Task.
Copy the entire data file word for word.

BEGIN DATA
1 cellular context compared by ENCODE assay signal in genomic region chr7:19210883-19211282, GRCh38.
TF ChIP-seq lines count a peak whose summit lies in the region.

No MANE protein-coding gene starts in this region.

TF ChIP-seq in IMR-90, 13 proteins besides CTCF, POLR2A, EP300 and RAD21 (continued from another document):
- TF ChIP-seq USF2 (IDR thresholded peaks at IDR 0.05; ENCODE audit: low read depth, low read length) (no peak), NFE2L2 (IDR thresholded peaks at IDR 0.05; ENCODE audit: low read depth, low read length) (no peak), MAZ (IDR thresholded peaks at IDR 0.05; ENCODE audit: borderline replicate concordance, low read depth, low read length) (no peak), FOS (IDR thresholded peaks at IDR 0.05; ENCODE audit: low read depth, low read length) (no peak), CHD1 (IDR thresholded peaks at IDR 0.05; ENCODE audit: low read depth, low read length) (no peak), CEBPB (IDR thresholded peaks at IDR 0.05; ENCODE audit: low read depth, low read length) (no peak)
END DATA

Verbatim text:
1 cellular context compared by ENCODE assay signal in genomic region chr7:19210883-19211282, GRCh38.
TF ChIP-seq lines count a peak whose summit lies in the region.

No MANE protein-coding gene starts in this region.

TF ChIP-seq in IMR-90, 13 proteins besides CTCF, POLR2A, EP300 and RAD21 (continued from another document):
- TF ChIP-seq USF2 (IDR thresholded peaks at IDR 0.05; ENCODE audit: low read depth, low read length) (no peak), NFE2L2 (IDR thresholded peaks at IDR 0.05; ENCODE audit: low read depth, low read length) (no peak), MAZ (IDR thresholded peaks at IDR 0.05; ENCODE audit: borderline replicate concordance, low read depth, low read length) (no peak), FOS (IDR thresholded peaks at IDR 0.05; ENCODE audit: low read depth, low read length) (no peak), CHD1 (IDR thresholded peaks at IDR 0.05; ENCODE audit: low read depth, low read length) (no peak), CEBPB (IDR thresholded peaks at IDR 0.05; ENCODE audit: low read depth, low read length) (no peak)